15

A simple correlation/beta analysis of the Banks-relative-to-market versus interest rates or bond yields will tell you that the effect is real enough, whether in Europe, the US, or Japan... Likewise, a simple multiple regression of bank equity to the equity market and to swap rates will also suggest that the rates beta is almost as significant, sometimes more ...


13

Here's a few. The categories are not mutually exclusive (e.g. since most investment advisors are obviously affected by tax and short-selling). Investment advisors Investment Advisers Act of 1940 Investment Company Act of 1940 SIPA of 1970 ERISA of 1974 JOBS Act of 2012 Europe Criminal Justice Act 1993 Financial Services Act 1986 Financial Services Act ...


11

Let's assume T=1 and let S be a geometric gaussian process with zero drift, i.e. $\ln(S_1/S_0)$ is normally distributed with mean $-1/2\times\mathrm{VEV}^2$ and volatility VEV. Then $$\ln(\mathrm{VaR}/S_0) = -1/2\mathrm{VEV}^2 - \mathrm{VEV} \times 1.96$$ with the VAR at $0.975$ quantile. This is a quadratic equation in VEV, with solutions $$\mathrm{VEV}...


5

Simplified: Banks usually live of the margin between what interest people pay fro credit vs. what interest people get for leaving their money with the bank. The higher the difference between the two, the more money is left for the bank. Before the last crisis banks increased this margin by high risk investments, which promised higher interest rates. Several ...


3

I believe that Basel Accords are not directly imposed on banks. Instead they are global recommendations. But in practice, all national financial regulators (e.g. FCA in UK) adopt Basel guidelines as minimum standards. Regulation does change across borders since national regulators can impose stricter or different rules to Basel. Also areas that are not ...


3

"1) Whether the shocks to Vol points are in % or bps. For example, for Australia bump to 1M vol is 16.2, so is this 16.2% of original Vol or it is a bump of 16.2 basis points to the original vol?" The shocks are in percentage points: for example if Australian 1M vol is 21.0%, the CCAR shocked 1M vol will be 21.0% + 16.2% = 37.2%. "2) This is to just ...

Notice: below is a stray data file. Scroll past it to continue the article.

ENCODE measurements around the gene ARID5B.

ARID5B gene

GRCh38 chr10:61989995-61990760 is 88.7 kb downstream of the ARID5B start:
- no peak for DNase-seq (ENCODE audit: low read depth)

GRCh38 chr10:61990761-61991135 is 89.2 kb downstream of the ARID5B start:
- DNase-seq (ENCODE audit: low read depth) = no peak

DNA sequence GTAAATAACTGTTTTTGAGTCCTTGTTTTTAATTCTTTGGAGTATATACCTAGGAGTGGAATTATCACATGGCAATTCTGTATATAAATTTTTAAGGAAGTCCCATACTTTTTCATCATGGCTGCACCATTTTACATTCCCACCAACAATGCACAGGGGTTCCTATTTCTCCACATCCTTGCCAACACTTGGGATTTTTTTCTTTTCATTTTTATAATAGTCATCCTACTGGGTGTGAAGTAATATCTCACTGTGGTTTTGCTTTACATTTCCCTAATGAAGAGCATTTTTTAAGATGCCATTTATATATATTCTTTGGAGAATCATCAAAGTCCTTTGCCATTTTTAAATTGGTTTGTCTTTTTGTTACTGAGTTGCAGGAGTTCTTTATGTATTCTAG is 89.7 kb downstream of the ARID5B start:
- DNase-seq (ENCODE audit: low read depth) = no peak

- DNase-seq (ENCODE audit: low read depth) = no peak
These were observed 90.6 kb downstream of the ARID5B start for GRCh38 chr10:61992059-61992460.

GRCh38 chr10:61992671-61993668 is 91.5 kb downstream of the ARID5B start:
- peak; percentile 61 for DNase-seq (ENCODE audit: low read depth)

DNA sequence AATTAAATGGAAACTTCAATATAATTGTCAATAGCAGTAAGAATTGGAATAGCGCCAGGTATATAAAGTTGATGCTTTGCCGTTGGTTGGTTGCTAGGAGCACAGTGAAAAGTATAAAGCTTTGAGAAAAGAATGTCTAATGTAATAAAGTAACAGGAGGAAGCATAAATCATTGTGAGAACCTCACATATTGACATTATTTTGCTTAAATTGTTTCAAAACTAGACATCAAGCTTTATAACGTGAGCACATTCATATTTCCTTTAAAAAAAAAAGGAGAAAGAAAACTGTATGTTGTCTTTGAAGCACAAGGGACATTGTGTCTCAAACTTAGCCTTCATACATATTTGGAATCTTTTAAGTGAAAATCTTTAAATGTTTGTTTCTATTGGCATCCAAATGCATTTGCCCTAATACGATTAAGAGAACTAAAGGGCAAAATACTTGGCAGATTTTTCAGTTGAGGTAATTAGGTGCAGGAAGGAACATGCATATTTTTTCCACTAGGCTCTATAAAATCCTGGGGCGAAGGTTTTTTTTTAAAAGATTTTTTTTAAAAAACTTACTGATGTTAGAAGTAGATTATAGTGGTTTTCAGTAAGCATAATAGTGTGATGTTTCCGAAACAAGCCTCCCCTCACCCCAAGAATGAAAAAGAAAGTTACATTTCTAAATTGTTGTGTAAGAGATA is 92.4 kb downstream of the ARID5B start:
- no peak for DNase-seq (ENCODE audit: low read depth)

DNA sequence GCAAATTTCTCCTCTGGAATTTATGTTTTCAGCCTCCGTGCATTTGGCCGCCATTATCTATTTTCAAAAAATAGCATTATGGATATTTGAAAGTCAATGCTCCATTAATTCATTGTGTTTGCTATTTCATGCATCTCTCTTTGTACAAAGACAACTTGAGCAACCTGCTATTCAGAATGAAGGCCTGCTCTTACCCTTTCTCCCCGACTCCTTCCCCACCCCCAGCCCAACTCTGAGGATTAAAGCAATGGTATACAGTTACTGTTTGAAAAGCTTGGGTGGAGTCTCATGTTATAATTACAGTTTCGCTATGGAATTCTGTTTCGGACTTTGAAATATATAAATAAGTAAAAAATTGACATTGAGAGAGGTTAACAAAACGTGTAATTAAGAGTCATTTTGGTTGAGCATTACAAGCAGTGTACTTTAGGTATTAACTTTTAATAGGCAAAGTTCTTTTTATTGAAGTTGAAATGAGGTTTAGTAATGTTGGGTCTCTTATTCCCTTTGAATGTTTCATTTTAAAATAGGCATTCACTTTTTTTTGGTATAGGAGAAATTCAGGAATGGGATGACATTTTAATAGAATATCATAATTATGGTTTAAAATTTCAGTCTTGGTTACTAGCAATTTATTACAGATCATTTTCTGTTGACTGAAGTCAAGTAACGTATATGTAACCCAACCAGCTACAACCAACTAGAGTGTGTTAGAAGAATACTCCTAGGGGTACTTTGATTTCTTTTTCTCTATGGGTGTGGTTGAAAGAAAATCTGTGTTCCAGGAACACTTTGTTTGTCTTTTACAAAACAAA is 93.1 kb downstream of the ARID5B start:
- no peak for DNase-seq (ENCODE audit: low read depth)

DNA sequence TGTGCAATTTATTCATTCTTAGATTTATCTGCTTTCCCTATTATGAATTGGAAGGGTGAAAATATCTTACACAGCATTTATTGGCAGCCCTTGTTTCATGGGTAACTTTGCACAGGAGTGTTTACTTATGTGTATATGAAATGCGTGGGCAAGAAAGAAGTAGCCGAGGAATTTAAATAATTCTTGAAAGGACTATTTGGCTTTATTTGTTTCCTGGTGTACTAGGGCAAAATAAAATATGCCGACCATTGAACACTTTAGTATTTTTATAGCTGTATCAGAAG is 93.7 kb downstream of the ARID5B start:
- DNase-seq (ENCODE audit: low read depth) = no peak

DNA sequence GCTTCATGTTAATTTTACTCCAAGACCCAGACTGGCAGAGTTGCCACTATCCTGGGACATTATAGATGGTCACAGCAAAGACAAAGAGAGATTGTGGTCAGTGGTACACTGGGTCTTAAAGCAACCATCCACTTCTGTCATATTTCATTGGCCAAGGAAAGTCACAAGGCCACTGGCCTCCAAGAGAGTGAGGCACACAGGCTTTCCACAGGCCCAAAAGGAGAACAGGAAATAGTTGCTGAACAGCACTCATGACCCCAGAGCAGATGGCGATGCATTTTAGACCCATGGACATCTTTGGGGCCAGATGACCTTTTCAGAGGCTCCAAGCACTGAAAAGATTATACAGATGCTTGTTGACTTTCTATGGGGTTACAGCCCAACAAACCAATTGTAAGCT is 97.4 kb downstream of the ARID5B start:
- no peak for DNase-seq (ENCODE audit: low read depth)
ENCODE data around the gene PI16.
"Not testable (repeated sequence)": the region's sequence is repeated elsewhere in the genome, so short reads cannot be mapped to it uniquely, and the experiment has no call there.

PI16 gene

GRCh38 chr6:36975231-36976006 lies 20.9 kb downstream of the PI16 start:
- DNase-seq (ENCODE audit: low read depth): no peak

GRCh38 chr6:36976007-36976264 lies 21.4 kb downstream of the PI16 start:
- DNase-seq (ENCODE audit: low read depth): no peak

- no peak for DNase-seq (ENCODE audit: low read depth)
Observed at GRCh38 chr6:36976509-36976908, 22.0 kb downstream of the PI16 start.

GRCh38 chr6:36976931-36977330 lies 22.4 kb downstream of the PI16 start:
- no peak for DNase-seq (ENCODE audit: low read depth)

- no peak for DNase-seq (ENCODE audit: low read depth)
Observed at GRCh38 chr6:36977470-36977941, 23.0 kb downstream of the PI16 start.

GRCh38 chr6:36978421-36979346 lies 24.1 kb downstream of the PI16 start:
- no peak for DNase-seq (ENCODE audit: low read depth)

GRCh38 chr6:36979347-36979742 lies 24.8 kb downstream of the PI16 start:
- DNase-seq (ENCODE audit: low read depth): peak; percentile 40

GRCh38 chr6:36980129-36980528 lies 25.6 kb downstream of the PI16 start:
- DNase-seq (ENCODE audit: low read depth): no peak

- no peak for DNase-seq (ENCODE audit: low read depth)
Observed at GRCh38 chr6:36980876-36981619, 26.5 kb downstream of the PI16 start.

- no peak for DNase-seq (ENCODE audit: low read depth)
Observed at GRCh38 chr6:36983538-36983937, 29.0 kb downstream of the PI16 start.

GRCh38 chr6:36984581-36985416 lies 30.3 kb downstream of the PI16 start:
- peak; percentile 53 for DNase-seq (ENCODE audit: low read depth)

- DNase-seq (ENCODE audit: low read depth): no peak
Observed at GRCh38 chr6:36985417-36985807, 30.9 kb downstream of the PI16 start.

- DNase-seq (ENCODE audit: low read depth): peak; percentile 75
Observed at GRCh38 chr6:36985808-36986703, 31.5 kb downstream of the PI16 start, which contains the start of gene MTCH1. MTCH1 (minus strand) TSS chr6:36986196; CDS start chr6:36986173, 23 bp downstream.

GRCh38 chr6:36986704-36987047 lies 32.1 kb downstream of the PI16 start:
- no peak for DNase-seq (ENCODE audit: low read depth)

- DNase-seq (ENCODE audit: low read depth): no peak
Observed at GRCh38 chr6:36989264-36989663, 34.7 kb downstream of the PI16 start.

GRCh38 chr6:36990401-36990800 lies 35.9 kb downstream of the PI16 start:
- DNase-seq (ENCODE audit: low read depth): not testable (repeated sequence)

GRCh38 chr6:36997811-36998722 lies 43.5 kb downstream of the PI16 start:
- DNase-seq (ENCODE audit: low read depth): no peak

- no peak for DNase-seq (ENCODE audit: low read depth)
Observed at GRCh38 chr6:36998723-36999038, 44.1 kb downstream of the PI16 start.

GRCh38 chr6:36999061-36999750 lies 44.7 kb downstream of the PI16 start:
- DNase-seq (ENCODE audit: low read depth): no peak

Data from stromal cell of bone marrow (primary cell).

3

Sort of. (But I don't really like the way you put it). The purpose of capital adequacy regulations is to protect the depositors (and senior creditors). The capital is a kind of "cushion" that protects the creditors if assets go bad. The purpose of provision regulation is to make sure that the capital figures are accurate: as soon as losses are predicted ...


3

Please look at the 16 December 2010 publication of the Basel III regulatory frameworks for capital and liquidity and the 13 January 2011 press release on the loss absorbency of capital at the point of non-viability and related FAQs "Basel III definition of capital - Frequently asked questions" like bcbs 211.


3

To answer this question it might make sense to mention the VaR part and VEV part separately. VaR example using a parametric approach to VaR: assuming an investment of $V_0 = 10,000 $ into the financial asset and its daily log return following a normal distribution such that $r_t \backsim N(\mu, \sigma^2)$ with mean $\mu=0.02$ and standard deviation $\sigma =...


2

The formulae are on p17 of the document attached to the link you included. http://www.bis.org/bcbs/publ/d352.pdf It's just the profit or loss due to a specified shock in the underlying, which is not explained by the local delta of the position.


2

The bank in china has to have an account at an intermediary bank, and order a transfer from that account to the account of the US bank. Therefore the chinese bank needs to have the dollars.


2

No, 9th character is computed using deterministic algorithm described here: http://en.wikipedia.org/wiki/CUSIP#Check_digit_pseudocode.


2

The problem is not the sum $L + L_1$ but the question whether your $L_1$ is really a good model for whatever you might be missing in $L$. I personally (and maybe also some regulators) would regard losses always equal to 10K and completely independent from everything else not to be a good model for the low frequency high severity events typically missing from ...